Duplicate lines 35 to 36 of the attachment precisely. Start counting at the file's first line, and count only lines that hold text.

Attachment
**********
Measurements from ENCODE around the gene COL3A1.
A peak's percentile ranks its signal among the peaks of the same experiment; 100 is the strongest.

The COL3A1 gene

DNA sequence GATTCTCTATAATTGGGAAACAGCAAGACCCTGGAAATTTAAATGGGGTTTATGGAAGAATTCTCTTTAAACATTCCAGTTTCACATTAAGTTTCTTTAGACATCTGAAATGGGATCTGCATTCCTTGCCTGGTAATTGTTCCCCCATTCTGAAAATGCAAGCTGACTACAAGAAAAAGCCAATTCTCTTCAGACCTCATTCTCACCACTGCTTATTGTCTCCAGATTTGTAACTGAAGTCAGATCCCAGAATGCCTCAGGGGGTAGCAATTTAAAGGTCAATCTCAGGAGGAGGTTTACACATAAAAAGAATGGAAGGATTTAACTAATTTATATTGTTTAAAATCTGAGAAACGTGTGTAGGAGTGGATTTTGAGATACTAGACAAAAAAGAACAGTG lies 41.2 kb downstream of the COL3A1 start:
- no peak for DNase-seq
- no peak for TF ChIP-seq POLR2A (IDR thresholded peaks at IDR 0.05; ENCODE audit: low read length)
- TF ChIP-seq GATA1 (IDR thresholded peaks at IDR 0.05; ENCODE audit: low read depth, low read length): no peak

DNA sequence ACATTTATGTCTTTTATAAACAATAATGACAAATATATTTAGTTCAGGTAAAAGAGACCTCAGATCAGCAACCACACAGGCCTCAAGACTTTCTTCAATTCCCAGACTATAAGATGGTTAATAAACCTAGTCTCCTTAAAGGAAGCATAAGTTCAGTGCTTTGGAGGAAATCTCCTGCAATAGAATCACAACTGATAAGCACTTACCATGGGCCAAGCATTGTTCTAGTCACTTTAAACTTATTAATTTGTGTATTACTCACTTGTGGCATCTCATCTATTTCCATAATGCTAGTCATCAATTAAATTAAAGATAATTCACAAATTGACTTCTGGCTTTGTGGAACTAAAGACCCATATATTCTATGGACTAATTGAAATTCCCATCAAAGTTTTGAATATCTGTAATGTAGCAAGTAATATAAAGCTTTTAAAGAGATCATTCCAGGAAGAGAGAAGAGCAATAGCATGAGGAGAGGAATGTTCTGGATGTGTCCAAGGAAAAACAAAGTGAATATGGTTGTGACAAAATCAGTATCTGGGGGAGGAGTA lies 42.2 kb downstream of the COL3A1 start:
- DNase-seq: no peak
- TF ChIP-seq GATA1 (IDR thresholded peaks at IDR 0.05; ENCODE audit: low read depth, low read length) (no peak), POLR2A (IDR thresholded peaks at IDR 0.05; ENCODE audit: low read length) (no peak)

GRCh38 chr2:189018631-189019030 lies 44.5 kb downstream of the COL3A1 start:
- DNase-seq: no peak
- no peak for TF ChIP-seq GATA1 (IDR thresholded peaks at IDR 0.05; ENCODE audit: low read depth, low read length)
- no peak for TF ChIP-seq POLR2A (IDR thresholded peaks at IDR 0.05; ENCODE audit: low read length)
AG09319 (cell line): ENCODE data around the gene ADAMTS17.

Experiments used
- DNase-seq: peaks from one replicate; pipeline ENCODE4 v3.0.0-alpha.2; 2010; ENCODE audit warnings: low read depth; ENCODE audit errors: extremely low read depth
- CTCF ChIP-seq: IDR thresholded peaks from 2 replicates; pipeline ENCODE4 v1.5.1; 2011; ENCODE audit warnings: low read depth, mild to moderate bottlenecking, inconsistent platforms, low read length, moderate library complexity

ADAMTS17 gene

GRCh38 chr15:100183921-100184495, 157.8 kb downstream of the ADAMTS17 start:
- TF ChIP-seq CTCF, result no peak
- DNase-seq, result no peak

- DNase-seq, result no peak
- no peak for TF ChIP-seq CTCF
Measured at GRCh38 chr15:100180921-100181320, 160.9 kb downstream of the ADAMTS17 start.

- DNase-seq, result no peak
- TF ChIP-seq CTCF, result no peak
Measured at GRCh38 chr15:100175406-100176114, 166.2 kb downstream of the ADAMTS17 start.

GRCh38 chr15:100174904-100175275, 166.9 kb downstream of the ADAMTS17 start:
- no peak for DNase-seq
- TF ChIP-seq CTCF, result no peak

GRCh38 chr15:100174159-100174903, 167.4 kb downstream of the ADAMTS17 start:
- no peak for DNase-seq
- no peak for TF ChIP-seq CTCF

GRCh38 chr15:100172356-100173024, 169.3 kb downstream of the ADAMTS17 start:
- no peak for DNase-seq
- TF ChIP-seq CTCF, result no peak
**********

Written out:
GRCh38 chr15:100172356-100173024, 169.3 kb downstream of the ADAMTS17 start:
- no peak for DNase-seq